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  1. #1
    haseli22 is offline Member
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    doesn't/won't start

    Dear native speakers,

    In the following context, which verb for is correct?

    My car won't start/doesn't start. Maybe the battery is dead.

    Thanks.

  2. #2
    5jj's Avatar
    5jj is offline VIP Member
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    Re: doesn't/won't start

    Quote Originally Posted by haseli22 View Post
    My car won't start/doesn't start. Maybe the battery is dead.
    Both are possible. Won't seems to imply some stubbornness on the part of the car.

  3. #3
    emsr2d2's Avatar
    emsr2d2 is offline Moderator
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    Re: doesn't/won't start

    Quote Originally Posted by haseli22 View Post
    Dear native speakers,

    In the following context, which verb for is correct?

    My car won't start/doesn't start. Maybe the battery is dead.

    Thanks.
    If it's a one-off problem, then "My car won't start" is appropriate and the problem might be a dead battery which can be easily rectified.
    If the problem occurs regularly, then "My car doesn't start [in the mornings]". If the same problem happens regularly and it's always a dead battery, then there's something wrong with the battery.
    Remember - if you don't use correct capitalisation, punctuation and spacing, anything you write will be incorrect.

  4. #4
    SoothingDave is offline VIP Member
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    Re: doesn't/won't start

    Quote Originally Posted by 5jj View Post
    Both are possible. Won't seems to imply some stubbornness on the part of the car.
    Yes, but when it won't start it does indeed appear to be deliberately frustrating your goals. If I came back into the house in the morning, I would tell the wife that the car "won't start." I would not say "doesn't start."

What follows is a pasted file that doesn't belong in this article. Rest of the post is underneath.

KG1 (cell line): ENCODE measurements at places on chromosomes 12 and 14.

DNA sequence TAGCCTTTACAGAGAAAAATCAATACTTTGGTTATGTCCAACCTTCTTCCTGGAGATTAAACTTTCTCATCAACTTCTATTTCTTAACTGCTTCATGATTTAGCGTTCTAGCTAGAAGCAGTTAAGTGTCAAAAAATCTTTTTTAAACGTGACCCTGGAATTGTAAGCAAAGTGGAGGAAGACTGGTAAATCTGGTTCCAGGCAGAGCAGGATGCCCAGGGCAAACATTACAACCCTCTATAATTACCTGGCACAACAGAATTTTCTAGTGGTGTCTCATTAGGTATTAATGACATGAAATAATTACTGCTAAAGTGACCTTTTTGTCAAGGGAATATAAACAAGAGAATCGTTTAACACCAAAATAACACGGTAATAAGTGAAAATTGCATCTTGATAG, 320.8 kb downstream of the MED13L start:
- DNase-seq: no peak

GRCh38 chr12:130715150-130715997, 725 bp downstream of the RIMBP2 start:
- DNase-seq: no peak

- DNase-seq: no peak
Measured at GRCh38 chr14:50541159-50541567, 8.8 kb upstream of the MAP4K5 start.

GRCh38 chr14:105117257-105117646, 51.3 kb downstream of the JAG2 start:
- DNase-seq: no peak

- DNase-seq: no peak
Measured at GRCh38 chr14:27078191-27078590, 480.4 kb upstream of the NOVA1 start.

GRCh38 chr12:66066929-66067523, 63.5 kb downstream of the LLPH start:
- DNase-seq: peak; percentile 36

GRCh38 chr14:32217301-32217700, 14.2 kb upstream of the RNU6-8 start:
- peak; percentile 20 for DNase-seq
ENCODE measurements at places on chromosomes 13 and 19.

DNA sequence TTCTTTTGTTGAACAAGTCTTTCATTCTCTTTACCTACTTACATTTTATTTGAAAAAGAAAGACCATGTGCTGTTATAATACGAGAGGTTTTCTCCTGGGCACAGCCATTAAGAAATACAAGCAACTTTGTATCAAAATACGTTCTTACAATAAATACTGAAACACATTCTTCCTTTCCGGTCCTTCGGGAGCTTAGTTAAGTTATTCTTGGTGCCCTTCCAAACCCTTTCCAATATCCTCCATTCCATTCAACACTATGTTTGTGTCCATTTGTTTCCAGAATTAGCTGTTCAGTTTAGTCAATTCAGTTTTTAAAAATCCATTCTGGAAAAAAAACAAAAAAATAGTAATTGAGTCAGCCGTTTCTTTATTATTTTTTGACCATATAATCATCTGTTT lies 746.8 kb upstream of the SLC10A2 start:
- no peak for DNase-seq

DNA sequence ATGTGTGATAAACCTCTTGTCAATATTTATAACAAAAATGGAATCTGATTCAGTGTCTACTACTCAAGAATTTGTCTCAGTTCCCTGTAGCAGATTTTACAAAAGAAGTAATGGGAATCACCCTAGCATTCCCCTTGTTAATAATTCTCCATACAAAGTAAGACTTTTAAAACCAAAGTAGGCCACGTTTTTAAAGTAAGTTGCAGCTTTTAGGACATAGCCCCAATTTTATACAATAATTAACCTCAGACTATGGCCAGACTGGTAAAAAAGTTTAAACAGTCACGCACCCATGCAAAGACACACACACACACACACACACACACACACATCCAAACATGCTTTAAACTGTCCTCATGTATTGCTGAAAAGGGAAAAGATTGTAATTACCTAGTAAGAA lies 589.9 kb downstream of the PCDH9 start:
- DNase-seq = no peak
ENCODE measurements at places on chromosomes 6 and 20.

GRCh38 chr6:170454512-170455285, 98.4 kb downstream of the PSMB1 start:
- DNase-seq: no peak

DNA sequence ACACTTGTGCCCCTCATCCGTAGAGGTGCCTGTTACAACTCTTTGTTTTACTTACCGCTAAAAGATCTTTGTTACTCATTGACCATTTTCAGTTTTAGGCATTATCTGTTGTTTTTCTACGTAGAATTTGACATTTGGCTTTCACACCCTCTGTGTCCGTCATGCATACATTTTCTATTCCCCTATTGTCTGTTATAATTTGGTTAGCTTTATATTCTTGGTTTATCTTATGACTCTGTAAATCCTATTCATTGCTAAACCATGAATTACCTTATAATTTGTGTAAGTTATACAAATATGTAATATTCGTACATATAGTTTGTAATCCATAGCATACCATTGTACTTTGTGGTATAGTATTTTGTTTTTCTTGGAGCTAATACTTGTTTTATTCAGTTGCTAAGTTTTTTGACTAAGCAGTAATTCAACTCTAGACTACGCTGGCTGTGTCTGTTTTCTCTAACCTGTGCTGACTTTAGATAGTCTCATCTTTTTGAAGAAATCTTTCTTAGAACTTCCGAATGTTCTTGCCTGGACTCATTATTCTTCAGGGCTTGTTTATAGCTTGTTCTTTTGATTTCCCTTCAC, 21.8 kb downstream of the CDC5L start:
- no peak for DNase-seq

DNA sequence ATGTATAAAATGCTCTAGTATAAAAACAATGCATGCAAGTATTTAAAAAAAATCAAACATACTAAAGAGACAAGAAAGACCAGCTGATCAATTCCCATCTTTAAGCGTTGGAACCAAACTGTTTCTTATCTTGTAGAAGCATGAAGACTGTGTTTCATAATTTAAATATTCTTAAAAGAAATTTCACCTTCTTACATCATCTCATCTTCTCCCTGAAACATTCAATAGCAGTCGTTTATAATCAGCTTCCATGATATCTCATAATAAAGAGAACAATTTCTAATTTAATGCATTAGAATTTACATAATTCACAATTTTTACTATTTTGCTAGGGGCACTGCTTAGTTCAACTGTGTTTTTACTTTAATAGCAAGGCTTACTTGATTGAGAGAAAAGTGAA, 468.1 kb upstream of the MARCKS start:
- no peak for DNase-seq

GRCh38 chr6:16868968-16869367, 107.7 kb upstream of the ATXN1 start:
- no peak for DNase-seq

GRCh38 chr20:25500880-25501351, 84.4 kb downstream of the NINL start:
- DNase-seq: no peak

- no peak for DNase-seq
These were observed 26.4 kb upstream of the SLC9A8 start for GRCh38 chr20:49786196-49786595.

5. #5
    Winwin2011 is offline Senior Member
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    Re: doesn't/won't start

    Quote Originally Posted by SoothingDave View Post
    Yes, but when it won't start it does indeed appear to be deliberately frustrating your goals. If I came back into the house in the morning, I would tell the wife that the car "won't start." I would not say "doesn't start."
    Hi SoothingDave,

    What do you mean by "deliberately frustrating your goals" in the above context. I couldn't find the meaning in google.

    Thanks.

  6. #6
    SoothingDave is offline VIP Member
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    Re: doesn't/won't start

    Quote Originally Posted by Winwin2011 View Post
    Hi SoothingDave,

    What do you mean by "deliberately frustrating your goals" in the above context. I couldn't find the meaning in google.

    Thanks.
    I mean that it is thwarting me in the attainment of my goals. It is acting in a way that opposes what I am trying to accomplish.

  7. #7
    Winwin2011 is offline Senior Member
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    Re: doesn't/won't start

    Quote Originally Posted by emsr2d2 View Post
    If it's a one-off problem, then "My car won't start" is appropriate and the problem might be a dead battery which can be easily rectified.
    If the problem occurs regularly, then "My car doesn't start [in the mornings]". If the same problem happens regularly and it's always a dead battery, then there's something wrong with the battery.
    If it's a one-off problem, other than "My car won't start", can we say ""My car isn't starting".

    Thanks.

  8. #8
    emsr2d2's Avatar
    emsr2d2 is offline Moderator
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    Re: doesn't/won't start

    Quote Originally Posted by Winwin2011 View Post
    If it's a one-off problem, other than "My car won't start", can we say ""My car isn't starting".

    Thanks.
    You could but it would be less natural.
    Remember - if you don't use correct capitalisation, punctuation and spacing, anything you write will be incorrect.

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